RSS Feed Subscribe to RSS Feed

 

SF JUG: Android UIs

There was another great San Francisco JUG meeting tonight down at the Google offices. It was all very well organized as usual by Sasa. The speaker was Romain Guy from Google’s Android UI team. He gave his talk from Google IO: Turbo-charge your UI: How to Make your Android UI Fast and Efficient.

The presentation slides can be found here.

I thought Romain was an excellent presenter and did a top job of talking on his area of expertise: Android UI development. He covered the issues you need to be aware of when developing Android UIs if you want them to be performant, best practices and work-arounds for the gotchas, as well as useful tools that can be used for development. Personally, I would have benefited from more of a broad overview and introduction to Android, but that is more a reflection of my own lack of knowledge on Android! Maybe the newly created Android User Group will provide an ‘Intro To’ type talk at some point…

First, Romain covered the Andriod UI terminology (like Canvas, Drawable, Surfaces and Views) before covering the architecture.

The bulk of his talk covered how to make sure you UI runs fast, including:

  • Avoiding runtime scaling of background images
  • Avoiding invalidating (i.e. redrawing) the entire screen and instead only invalidate the small part of the screen that has actually changed.
  • Minimizing the number of views you use (ideally have <100, which seems pretty reasonable for a tiny phone screen!) and talked about some techniques to help with this including using ViewStubs and recycling views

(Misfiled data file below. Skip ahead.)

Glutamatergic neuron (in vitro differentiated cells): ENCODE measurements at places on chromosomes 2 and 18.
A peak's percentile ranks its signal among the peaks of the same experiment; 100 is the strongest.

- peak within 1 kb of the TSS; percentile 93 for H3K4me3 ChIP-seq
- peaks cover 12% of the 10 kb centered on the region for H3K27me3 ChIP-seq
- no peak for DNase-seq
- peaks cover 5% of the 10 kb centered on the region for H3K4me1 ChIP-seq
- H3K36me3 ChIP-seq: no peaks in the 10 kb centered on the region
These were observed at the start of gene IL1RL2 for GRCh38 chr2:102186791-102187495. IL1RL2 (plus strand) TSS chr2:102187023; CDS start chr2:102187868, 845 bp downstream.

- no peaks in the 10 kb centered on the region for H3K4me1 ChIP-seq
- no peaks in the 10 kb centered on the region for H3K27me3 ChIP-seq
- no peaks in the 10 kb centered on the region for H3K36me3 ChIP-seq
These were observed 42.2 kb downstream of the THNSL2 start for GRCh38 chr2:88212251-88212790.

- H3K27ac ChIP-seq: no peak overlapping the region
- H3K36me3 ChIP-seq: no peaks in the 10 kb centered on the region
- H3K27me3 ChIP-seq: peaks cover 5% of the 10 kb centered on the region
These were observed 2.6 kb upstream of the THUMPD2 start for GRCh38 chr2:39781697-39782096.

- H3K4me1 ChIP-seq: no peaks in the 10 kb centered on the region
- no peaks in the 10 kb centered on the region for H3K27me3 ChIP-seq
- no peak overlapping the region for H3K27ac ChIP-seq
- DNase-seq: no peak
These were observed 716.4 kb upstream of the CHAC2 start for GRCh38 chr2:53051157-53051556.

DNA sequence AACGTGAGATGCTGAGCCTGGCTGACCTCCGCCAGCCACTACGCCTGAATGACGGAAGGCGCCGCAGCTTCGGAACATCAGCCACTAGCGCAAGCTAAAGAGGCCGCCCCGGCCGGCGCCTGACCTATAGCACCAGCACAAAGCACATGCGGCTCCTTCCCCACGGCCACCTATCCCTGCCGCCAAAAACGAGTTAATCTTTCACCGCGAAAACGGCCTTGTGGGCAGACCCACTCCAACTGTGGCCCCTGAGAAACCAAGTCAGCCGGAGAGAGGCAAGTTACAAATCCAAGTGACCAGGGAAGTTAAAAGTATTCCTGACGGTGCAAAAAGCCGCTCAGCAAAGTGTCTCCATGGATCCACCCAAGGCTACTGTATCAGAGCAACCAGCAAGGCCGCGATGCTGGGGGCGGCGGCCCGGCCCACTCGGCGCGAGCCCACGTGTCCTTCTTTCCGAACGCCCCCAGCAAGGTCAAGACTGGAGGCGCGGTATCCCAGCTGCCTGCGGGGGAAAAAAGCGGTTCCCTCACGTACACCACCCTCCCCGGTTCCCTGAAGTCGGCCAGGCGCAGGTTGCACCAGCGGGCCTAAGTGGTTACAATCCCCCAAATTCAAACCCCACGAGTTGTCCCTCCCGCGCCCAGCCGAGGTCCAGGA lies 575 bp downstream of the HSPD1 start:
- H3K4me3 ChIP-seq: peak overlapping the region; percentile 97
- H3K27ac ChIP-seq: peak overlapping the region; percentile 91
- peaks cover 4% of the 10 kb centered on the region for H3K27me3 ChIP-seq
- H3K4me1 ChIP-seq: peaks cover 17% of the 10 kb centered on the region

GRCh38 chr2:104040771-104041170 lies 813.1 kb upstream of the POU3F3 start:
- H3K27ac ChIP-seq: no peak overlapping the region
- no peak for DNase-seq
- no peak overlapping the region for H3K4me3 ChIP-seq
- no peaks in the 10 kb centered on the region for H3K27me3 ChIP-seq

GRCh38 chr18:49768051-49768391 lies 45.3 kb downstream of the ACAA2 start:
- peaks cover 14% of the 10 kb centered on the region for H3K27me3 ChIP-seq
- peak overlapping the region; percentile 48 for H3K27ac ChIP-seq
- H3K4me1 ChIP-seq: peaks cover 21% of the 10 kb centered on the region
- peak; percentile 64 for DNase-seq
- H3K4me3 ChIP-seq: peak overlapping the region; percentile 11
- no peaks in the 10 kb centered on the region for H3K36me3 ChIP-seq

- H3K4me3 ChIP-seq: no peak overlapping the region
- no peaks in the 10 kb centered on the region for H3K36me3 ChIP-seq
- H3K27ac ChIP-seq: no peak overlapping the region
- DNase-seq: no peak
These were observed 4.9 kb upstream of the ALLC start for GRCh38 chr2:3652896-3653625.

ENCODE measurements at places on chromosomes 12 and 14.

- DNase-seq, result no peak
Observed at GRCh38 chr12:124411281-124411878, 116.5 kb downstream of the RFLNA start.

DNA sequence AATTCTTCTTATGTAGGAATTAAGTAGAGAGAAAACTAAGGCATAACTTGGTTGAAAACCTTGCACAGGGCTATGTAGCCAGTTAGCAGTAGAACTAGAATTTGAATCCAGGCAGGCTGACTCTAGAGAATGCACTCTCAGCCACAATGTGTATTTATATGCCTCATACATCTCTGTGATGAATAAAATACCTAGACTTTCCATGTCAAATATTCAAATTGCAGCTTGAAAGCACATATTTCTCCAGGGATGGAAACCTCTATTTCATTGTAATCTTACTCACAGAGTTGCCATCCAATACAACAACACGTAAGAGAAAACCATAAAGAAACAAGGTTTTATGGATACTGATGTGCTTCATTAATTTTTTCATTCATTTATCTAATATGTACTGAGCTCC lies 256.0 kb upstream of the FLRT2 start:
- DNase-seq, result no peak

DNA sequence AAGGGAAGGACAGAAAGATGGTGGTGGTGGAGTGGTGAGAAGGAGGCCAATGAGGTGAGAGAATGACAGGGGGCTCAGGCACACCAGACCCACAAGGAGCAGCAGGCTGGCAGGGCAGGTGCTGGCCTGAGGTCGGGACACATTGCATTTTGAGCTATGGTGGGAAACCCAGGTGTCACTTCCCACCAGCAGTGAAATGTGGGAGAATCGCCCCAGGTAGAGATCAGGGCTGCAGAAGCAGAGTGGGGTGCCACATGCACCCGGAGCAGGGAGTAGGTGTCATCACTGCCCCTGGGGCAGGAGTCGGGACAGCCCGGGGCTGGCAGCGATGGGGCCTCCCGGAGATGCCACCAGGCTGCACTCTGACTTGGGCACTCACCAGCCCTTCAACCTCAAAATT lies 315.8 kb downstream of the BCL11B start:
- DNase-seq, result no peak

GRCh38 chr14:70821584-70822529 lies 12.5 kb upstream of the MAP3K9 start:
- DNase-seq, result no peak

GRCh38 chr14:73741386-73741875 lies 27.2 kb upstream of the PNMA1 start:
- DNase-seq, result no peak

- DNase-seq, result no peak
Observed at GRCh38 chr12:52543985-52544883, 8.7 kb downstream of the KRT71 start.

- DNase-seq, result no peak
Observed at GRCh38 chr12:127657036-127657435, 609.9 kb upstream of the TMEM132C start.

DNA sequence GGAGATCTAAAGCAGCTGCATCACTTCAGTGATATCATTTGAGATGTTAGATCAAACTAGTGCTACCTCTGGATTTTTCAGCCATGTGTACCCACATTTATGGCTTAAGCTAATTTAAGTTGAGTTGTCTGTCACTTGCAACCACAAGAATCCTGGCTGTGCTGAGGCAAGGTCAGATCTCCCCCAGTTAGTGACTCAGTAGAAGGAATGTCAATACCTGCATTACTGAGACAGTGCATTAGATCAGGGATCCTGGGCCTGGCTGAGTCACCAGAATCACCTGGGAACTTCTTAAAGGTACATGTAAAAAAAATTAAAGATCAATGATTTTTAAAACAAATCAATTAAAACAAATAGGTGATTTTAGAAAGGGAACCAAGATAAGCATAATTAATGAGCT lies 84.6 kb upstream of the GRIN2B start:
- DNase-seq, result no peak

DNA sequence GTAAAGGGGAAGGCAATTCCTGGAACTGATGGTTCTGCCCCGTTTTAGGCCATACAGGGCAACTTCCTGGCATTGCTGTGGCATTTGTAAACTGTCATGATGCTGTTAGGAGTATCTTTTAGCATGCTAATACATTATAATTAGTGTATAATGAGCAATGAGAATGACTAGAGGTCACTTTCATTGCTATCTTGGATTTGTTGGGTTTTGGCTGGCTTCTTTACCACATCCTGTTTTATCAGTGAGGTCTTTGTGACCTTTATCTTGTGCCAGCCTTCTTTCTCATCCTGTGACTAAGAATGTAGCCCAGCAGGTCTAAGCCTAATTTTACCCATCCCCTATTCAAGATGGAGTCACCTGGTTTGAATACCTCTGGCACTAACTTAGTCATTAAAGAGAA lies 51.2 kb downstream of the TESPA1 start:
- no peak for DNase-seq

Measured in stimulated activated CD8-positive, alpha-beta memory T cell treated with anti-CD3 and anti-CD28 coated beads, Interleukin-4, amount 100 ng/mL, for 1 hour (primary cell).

• Avoid allocating memory (apparently the Garbage Collector is slow and pretty much stops the world when it is running)
  • Use SoftReferences (objects that only have soft references to them will be kicked out of memory if the Garbage Collector needs more memory) and WeakReferences (which can help to avoid memory leaks) when possible

He also talked about some neat dev and debug tools including Allocation Tracker (which monitors objects being created, memory being allocated etc) and Hierarchy Viewer (which shows you all the devices/windows/views you have how long things are taking to render).
He also mentioned the Android emulator that can be used for testing your apps.

Some of the questions from the Q&A session included:

Q: Will Android support languages other than Java?
A: Romain mentioned that there is a version of Scala and python that work on Android, but currently all APIs are in Java.

Q: Does Flash work on Android?
A: Development is on-going and the Android team is working with Adobe.
(I found more on the web about this topic here: http://gizmodo.com/5300800/flash-for-android-webos-landing-in-october)

Q: Can JavaFX be used on Android?
A: Code might be hard to run on the phone and may not be performant.

Q: Apparently, Sony Ericsson are also building an Android phone. How do you plan to avoid fragmentation as other companies start shipping Android phones?
A: CTS – Compatibility Test Suite
You cant ship a phone as ‘Android’ if it doesn’t pass the CTS.

Other links:
http://d.andriod.com
source.android.com
android.git.kernel.org
code.google.com/p/apps-for-andriod
http://android-developers.blogspot.com/
http://forum.xda-developers.com/

Tags: , , ,

CodeCamp 2009: An Introduction to Spring

As I posted about earlier, the Silicon Valley Code Camp 2009 is coming up and this year, I am planning on presenting a session on the Spring framework.

You can find my session details here: An Introduction to Spring.

Tags: ,

Silicon Valley Code Camp 2009

The planning for this year’s Silicon Valley Code Camp seems to be well under way. After attending last year’s event, I’m looking forward to it already. There are some great sessions lined up already, including

  • Beginning iPhone Development
  • Creating Java Applications with Google App Engine